Two surgical fellowships

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The training component of the Mercy Vision programme, onboard the world's largest non-governmental hospital ship, is to receive $50,000 from the Alcon Foundation.

The training component of the Mercy Vision programme, onboard the world's largest non-governmental hospital ship, is to receive $50,000 from the Alcon Foundation.

Funding covers expenses for the Mercy Ships Alcon Fellowship - two three-month surgical fellowships for expatriate or national West African surgeons onboard the hospital ship in Cotonou, Benin, West Africa. The fellowship will offer training in advanced cataract techniques and will complement additional training done with community eye workers and local eye surgeons to help build capacity during the ship's 10-month port visit.

According to Dr. Glenn Strauss, chief of Ophthalmology Service and Senior VP of Strategic Health Care for Mercy Ships, patients in Africa often develop more dense and severe cataracts due to the frequency of eye trauma, the intensity of the sun's rays along the equator, nutritional issues, and lack of access to ophthalmic intervention. Surgeons need to understand all of the techniques available to them and how they can provide the most affordable quality care in the areas they are working in.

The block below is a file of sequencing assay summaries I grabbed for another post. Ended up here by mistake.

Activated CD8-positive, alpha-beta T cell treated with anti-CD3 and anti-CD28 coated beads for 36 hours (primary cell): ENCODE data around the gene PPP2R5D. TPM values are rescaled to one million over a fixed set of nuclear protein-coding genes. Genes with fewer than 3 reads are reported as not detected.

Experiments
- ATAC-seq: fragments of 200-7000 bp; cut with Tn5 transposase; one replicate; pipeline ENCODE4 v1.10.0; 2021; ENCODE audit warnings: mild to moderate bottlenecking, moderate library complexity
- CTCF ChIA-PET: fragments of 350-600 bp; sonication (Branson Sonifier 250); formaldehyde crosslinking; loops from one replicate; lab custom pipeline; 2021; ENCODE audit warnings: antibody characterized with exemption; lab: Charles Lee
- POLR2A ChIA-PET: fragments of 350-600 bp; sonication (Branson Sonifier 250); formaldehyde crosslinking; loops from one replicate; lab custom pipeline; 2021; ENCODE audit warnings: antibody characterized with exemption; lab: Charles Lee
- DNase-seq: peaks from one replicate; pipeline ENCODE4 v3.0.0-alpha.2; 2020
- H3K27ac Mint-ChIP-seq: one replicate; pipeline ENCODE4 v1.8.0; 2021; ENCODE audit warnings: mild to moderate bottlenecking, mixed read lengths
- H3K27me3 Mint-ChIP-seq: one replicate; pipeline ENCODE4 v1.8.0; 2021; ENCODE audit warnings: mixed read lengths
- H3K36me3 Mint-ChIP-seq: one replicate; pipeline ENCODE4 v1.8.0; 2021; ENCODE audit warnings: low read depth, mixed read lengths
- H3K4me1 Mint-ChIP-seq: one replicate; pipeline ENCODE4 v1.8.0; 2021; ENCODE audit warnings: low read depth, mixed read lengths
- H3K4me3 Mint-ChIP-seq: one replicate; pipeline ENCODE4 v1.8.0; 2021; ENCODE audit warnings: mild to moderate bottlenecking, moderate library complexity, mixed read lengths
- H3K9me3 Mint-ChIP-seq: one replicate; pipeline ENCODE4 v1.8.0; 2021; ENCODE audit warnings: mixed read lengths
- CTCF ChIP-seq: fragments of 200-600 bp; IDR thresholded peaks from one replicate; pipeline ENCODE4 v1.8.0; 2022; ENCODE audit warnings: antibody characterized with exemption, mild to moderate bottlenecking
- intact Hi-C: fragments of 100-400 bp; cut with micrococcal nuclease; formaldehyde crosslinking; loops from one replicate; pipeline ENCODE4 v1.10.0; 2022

“We believe that teaching these techniques contributes to a sustainable solution to eye care needs in Africa because they are suited to local patients,” said Strauss, who began training the first fellowship grantee from Gabon this month. The fellowship training will also emphasize whole-patient care concepts, developing the trainees' skills to meet the variety of challenges they will experience as future leaders in eye care.

Alcon has partnered witth Mercy Ships since the charity's inception 30 years ago. Since 1997 Alcon has donated more than $5.6 million worth of equipment, supplies, and pharmaceuticals to support Mercy Ships efforts to address preventable blindness.

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